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The latest edition of Professor Gould’s primer on American labour law follows the path and theme laid out in the first edition nearly 40 years ago. In response to feedback from both union and employer representatives in the U.S. and government officials, and other industrial relations specialists abroad, Gould set out to write a book providing a basic outline of the American labour law system. The preface contains a summary of significant developments since publication of the previous edition including, for example, the landmark Janus decision of U.S. Supreme Court, which held that non-union dues-paying employees or non-union members in the public sector “have a First Amendment Right under the Constitution not to pay dues as a condition of employment”. It also includes a new chapter on collective bargaining and dispute resolution in professional sports.

Chapter 1 provides an overview of key features of the American industrial relations system (including selective comparisons with practices abroad) and Chapter 2 traces the evolution of American industrial relations and labour law leading to the modern era, the National Labor Relations Act (NLRA) or Wagner Act. For the most part, Chapters 3-7 focus on core elements of the NLRA (administration of the Act, union organizing and representation, unfair labour practices, the remedial powers of the National Labor Relations Board (NLRB) and several unsuccessful legislative efforts to revise and update the NLRA). This is followed by a discussion of dispute settlement procedures in rights and interest disputes (Chapter 8) and the duty of fair representation (Chapter 9). Chapters 10-12 examine public sector collective bargaining laws, developments in public-interest labour law since the advent of modern labour legislation (e.g., employment discrimination, occupational safety and health, and the common law of wrongful discharge), as well as collective bargaining and dispute resolution in professional sports. In the concluding chapter, Gould suggests that given “American society is litigious and dynamic and because labor law will evolve and change in the coming years”, more attention will likely focus on the deficiencies as opposed to the strengths of the American system. He also anticipates the most rapid change will be in the area of public-interest labour law.

As the foregoing description of the book indicates, the subject matter covered is sweeping and, as a result, this review will focus on three areas. The first area is how well the book achieves its stated objective. Second, I have chosen a few subjects for commentary. The third area considers the current state of American labour law and the prospects for the future.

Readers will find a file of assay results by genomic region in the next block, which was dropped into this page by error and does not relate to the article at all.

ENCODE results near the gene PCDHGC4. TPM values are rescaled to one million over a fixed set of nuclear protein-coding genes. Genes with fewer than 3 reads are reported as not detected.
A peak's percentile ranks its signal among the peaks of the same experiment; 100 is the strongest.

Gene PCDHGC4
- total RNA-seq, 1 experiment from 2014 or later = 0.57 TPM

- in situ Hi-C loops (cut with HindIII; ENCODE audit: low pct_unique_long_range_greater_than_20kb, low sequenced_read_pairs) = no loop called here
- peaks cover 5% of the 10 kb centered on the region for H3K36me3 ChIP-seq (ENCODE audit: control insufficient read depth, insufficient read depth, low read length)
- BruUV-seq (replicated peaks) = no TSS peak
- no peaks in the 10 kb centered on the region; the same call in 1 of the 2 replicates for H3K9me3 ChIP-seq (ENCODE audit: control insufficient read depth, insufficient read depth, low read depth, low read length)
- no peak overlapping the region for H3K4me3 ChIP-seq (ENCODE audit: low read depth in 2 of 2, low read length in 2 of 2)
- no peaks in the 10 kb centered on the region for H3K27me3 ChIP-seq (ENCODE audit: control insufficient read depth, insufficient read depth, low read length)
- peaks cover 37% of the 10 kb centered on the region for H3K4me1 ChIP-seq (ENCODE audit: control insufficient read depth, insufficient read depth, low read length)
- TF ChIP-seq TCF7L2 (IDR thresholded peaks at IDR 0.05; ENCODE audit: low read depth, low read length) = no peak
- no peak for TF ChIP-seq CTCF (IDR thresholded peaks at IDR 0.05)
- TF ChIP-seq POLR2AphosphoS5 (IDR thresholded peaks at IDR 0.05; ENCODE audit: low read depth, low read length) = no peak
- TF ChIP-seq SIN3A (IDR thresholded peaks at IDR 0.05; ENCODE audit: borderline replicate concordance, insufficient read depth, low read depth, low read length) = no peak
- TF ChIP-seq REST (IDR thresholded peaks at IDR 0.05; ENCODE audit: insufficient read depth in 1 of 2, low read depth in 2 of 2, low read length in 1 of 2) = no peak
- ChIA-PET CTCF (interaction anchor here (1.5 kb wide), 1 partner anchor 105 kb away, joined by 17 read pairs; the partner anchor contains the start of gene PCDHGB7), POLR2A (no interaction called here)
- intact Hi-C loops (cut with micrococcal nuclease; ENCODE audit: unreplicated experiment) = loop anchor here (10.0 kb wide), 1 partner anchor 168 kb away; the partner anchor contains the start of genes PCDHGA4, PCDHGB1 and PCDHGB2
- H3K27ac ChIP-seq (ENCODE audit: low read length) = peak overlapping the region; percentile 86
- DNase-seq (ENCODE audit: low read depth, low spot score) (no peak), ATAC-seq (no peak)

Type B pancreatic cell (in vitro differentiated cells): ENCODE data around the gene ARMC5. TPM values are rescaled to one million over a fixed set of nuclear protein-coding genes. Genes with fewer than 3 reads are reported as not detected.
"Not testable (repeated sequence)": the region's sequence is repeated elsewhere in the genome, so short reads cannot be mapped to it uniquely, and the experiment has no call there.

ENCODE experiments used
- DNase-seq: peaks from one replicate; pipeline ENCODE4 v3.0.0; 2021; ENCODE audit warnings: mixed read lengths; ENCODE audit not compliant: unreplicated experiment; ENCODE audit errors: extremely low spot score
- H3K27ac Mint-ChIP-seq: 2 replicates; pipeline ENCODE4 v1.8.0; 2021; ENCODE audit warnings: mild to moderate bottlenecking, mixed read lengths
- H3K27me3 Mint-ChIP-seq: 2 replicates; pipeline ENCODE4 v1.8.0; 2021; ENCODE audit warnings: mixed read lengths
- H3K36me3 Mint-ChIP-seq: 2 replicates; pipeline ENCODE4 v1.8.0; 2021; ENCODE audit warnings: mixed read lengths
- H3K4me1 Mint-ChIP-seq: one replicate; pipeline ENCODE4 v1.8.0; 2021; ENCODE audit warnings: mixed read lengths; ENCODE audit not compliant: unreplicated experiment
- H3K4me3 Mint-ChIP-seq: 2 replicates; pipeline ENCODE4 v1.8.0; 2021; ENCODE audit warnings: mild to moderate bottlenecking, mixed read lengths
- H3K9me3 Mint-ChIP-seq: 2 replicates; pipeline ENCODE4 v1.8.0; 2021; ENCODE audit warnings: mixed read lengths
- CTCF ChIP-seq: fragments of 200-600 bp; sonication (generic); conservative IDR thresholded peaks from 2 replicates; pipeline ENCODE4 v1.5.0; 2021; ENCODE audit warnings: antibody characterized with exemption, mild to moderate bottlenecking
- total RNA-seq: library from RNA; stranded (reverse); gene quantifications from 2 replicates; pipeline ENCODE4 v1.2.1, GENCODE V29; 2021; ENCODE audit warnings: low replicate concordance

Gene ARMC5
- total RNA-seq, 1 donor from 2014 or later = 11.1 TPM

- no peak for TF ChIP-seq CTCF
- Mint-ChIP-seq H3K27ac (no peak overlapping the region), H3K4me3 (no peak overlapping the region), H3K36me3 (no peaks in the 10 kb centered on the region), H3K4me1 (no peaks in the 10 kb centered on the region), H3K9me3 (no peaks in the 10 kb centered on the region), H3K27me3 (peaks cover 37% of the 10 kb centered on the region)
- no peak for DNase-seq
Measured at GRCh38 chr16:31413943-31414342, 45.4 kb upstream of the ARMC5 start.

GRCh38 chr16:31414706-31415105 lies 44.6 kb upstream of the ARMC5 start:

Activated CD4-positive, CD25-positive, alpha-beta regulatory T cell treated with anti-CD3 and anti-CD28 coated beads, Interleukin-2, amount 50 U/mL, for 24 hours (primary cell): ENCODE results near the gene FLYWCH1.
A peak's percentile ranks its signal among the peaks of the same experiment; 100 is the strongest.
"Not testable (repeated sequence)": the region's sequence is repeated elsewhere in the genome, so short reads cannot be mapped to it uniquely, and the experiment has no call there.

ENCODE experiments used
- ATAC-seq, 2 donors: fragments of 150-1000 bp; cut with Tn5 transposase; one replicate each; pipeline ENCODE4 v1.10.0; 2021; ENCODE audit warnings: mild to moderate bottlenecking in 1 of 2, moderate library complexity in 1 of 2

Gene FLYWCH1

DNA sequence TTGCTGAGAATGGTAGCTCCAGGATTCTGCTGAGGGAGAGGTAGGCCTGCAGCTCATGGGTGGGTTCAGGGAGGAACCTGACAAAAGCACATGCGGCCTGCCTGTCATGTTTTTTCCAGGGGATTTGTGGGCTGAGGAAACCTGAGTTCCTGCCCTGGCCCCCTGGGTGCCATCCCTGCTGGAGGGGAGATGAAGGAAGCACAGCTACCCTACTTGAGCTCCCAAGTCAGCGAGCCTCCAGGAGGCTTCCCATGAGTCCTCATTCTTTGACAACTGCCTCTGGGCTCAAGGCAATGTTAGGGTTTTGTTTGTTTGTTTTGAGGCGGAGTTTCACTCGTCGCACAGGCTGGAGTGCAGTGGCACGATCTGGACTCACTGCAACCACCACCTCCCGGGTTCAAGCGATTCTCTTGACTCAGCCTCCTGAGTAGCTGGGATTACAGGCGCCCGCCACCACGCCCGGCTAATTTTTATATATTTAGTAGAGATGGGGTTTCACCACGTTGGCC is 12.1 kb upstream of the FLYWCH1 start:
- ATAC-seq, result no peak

In the preface to the first edition, Gould’s stated purpose was to fill the gap in the literature and provide an outline of American labour law as opposed to more detailed volumes aimed at university students, academics and lawyers. The aim was to offer a “more descriptive than analytic” approach to the American labour law system, e.g., for those with a “special interest in the United States or industrial relations generally”. On this score, the book succeeds, although some readers might find its length (500+ pages) and case citations a little overwhelming. Nevertheless, the author does an admirable job following the historical path of the jurisprudence. The result is, at times, a detailed primer. As well, the volume is informed by the author’s scholarly background and his administrative experience as Chair of the National Labor Relations Board (1990s) and the California Agricultural Labor Relations Board (2014-2017). The book is well written and meticulously organized. One small quibble: it would have been beneficial to include the subheadings within each chapter in the table of contents.

One cannot help feeling demoralized about the state of the NLRA and the plight of American unions seeking to organize new members. Over time, employees’ freedom of choice respecting union representation cannot be viewed as free in the face of employer unfair labour practices. The NLRA may have been “modern” at one time, but the politicization of labour policy and the Congressional approval process for appointments to the NLRB represent significant obstacles to meaningful and sustainable labour law reforms. This is especially problematic in a federalist system reflecting the doctrines of federal pre-emption and primary jurisdiction that regulate labor relations under the NLRA. Of note, Canada was at one time the “sibling” of the Wagner Act. However, given provincial jurisdiction over industrial relations, labour law evolved and experimentation and innovations flourished, including features such as card check certification and first contract arbitration, both of which were features of the Employee Free Choice Act of 2009 that failed to pass in the U.S. This is not to say the Canadian system is without flaws (vestiges of the Wagner Act model remain and seem outmoded to the modern labour market). The point is the federalist system seems impervious to reform.

Although the author discusses workers excluded from the NLRA, the employee/independent contractor controversy and the push for a higher minimum wage, it would be interesting to have more information (a “bigger picture”) of the extent to which states (and even municipalities like Seattle) represent the new frontier of American labour law. While recognizing states have jurisdiction over intrastate commerce, to what extent have states/municipalities become a more significant and dynamic second-tier of labour law? If this is the case, the second-tier could provide the impetus for union expansion in the future. My comment is not intended to change the narrative (from “descriptive” to “analytic”), but rather to suggest this labour law issue might be worth mentioning in the future.